Tony Arnold finds her calling in contemporary music
The route that Tony Arnold followed to becoming one of the most vital and esteemed singers in new music seems indirect, if not downright random. A self-starter who played every instrument she could get her hands on, Arnold entered Oberlin Conservatory as a piano student, though she never saw her future as a concert pianist. While there she shifted first to vocal studies and then to conducting, which she pursued as a graduate student at Northwestern University and as a career.
At Northwestern she encountered the members of the group Eighth Blackbird, who needed a soprano for a performance of Lukas Foss’s “Thirteen Ways of Looking at a Blackbird.” She signed on, and it proved to be her eureka moment. Within a year she had resigned her conducting engagements, and decided to create a career as a singer focused exclusively on contemporary music.
“It was kind of a lightning-bolt event that was preceded by years and years of musical training of all kinds,” Arnold said recently by phone from a music festival in Innsbruck, Austria. “There was not a moment wasted on what seemed like a kind of circuitous path. It was all the right thing to do at the right time.”
On Wednesday, Arnold and violinist Movses Pogossian will perform what has become a signature piece for them: the Hungarian composer György Kurtág’s “Kafka Fragments,” an hour of fiercely concentrated settings of excerpts from Kafka’s writings. The concert is part of Arnold’s season-long guest artist residency at Boston Conservatory, which will include masterclasses, classroom teaching, working with student composers, and conducting the school’s new-music ensemble. In addition, Arnold, who has lived in Somerville since 2012, recently received the Brandeis Creative Arts Award, with performances and workshops to run throughout the 2015-16 season.
Her passion for the knottier species of European modernism is something of a rarity among singers. How many sopranos do you know who’d say, “If there’s a composer that fits me like a glove, it’s Webern.”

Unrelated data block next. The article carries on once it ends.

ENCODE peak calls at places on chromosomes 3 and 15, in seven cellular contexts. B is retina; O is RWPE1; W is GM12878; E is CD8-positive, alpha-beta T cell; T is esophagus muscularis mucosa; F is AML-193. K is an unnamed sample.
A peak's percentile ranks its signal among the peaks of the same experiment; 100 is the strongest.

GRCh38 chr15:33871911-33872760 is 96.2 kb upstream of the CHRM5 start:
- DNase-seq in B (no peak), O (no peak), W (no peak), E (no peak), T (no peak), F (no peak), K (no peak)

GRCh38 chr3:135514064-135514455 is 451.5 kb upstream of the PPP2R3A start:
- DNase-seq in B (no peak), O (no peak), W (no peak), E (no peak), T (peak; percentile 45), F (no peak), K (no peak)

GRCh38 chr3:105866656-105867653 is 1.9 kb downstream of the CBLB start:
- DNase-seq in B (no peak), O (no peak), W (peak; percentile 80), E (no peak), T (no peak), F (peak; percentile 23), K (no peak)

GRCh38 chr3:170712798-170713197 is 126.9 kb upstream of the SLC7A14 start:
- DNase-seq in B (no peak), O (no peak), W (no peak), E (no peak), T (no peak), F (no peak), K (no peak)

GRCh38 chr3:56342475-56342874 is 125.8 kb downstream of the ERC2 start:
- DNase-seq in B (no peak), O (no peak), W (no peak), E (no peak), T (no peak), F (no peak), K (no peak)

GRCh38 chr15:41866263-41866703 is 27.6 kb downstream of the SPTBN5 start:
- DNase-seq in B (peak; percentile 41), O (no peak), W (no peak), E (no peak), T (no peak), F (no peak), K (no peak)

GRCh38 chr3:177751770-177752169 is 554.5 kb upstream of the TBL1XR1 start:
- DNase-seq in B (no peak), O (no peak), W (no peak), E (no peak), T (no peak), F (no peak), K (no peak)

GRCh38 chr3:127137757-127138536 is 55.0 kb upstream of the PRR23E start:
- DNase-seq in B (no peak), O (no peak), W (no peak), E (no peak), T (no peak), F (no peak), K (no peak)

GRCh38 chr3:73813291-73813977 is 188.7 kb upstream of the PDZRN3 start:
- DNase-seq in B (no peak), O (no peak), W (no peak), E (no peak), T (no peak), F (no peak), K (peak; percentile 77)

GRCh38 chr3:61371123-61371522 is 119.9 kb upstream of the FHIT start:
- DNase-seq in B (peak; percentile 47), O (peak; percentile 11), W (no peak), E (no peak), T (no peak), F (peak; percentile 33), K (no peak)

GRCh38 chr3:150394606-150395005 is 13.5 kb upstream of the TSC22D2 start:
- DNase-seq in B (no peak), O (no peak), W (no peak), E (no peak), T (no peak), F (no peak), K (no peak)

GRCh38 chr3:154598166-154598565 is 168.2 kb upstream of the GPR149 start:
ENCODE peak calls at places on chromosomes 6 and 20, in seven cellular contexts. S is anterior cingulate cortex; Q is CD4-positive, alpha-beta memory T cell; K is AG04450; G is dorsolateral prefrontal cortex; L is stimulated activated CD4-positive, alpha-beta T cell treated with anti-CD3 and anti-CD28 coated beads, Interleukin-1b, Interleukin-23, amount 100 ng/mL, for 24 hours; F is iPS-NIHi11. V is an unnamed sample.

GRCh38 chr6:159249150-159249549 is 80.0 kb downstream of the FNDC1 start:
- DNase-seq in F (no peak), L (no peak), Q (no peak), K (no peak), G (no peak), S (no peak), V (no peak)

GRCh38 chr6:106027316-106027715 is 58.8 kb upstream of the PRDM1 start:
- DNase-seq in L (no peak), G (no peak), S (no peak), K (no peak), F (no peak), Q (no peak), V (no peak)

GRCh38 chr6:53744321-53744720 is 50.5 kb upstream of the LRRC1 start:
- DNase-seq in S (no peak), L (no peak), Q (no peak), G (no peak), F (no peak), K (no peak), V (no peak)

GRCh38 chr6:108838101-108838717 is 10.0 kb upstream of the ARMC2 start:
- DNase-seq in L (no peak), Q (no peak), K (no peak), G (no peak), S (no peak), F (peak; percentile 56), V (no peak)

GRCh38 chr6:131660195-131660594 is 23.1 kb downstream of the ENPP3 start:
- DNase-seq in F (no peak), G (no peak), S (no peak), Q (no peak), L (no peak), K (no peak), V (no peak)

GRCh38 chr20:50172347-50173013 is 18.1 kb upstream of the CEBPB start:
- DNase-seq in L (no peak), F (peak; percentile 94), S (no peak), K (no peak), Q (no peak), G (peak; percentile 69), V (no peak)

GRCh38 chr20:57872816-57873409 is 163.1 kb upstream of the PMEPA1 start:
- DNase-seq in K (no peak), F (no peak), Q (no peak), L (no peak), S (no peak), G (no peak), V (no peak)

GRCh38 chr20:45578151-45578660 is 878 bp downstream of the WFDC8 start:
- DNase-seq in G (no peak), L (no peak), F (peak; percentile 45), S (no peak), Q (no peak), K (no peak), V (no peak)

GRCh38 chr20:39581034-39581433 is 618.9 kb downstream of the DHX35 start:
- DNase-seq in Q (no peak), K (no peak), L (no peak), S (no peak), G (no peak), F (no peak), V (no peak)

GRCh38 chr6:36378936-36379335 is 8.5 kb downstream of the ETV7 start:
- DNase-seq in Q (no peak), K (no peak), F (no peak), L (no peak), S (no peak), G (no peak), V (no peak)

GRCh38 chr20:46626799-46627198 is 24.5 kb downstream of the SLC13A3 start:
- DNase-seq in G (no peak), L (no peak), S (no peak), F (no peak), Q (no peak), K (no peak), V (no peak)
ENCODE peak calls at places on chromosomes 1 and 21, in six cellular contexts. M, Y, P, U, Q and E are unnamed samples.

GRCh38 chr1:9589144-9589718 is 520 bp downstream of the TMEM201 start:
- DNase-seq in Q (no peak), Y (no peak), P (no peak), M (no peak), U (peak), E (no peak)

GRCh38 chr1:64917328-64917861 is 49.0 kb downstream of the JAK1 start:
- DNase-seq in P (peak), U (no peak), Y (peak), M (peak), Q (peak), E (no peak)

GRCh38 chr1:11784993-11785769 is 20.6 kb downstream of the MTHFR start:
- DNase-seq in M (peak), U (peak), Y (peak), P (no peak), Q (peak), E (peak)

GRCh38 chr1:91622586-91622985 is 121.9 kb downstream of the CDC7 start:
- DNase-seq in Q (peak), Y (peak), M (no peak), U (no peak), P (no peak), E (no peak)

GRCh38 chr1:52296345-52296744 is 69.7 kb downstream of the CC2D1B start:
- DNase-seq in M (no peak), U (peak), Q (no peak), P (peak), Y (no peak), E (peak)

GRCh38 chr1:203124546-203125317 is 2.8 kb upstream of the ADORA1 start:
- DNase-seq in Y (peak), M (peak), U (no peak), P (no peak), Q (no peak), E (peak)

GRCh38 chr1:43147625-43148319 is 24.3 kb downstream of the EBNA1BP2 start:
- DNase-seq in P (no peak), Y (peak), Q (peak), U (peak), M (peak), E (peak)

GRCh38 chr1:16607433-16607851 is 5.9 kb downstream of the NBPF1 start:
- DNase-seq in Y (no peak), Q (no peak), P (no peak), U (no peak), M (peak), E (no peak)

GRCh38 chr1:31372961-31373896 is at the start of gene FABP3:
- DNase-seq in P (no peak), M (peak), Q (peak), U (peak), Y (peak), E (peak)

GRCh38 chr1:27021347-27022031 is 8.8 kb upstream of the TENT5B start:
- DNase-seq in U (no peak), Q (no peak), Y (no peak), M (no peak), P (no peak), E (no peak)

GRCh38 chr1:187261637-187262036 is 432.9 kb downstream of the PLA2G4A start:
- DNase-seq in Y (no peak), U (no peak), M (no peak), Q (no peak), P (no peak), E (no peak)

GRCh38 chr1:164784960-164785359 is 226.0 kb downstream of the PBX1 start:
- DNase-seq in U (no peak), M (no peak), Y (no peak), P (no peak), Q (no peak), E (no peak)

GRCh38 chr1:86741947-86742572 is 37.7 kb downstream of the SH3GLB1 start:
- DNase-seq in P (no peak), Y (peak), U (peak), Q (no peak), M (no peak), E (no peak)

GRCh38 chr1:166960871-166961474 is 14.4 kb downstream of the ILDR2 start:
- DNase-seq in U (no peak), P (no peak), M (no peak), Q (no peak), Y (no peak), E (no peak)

“Yeah, I know,” she added on hearing a reporter’s slight disbelief. “Is that weird?”
Refreshingly, Arnold refuses to take herself too seriously. The URL for her official Web page is www.screecher.com — chosen on a lark after discovering in the late ’90s that www.tonyarnold.com was already taken. “Let’s just say ‘screecher’ because that’s what people think I do anyway,” she remembers deciding. “If I was gonna sing contemporary music, I certainly wasn’t gonna take myself very seriously doing that.”
Still much of the music she’s drawn to registers on a dark emotional level, not least the “Kafka Fragments,” whose fierce emotional compression can intimidate performers and listeners alike. Arnold discovered the piece by chance in a London music store in 1999. “I’ll probably never find a violinist to play this,” she recalled thinking. A few years later, at a music festival in Buffalo, she met Pogossian, who had similarly come across the piece and thought, I’ll probably never find a soprano to sing this.
Their first performance came in 2004. Six months later they were in Budapest, being coached by Kurtág in a series of public masterclasses, an experience that Arnold described as simultaneously enthralling, terrifying, and a landmark event of her artistic life.
“He’s very intense, but his knowledge of music is bottomless,” she related. “He will look at something under a microscope for hours on end. It’s enough to drive you crazy — we would spend an hour on seven notes. But what you learn about how to move from note to note and all the implications — the harmonic implications, rhythmic and dynamic movements . . . He’s one of the few people I’ve met who’s willing to engage the bandwidth of a single moment for indefinite periods of time. And what there is to be gained from that, the implications are just huge —
Asked whether she was ever intimidated while on stage at the beginning of a performance, Arnold said that for her the moment of hesitation — of fear, of doubt — comes just before taking the stage. Once there, though, the obligation of fulfilling her side of the contract, the bond with the audience, takes over, and the uncertainty disappears.
“We play roles, and when you step into a particular role, you lose yourself,” she said. “The role of the performer is to believe in yourself and what you’re doing in that moment, to the exclusion of everything else. And I’ve never had a problem engaging in that artifice.
“It’s a losing myself, but it’s also where I get to be most fully myself,” she continued. “It’s really a paradox. But it’s kind of a place where my full and utter engagement of whatever it is that’s in front of me, it must be that way. If you were to engage every conversation with that kind of intensity, people would go running away from you all the time. So this is a forum to actually do that thing that in polite company is not always welcome.”
With Movses Pogossian At Seully Hall, Boston Conservatory, Wednesday at 8 p.m. Tickets: free. www.bostonconservatory.edu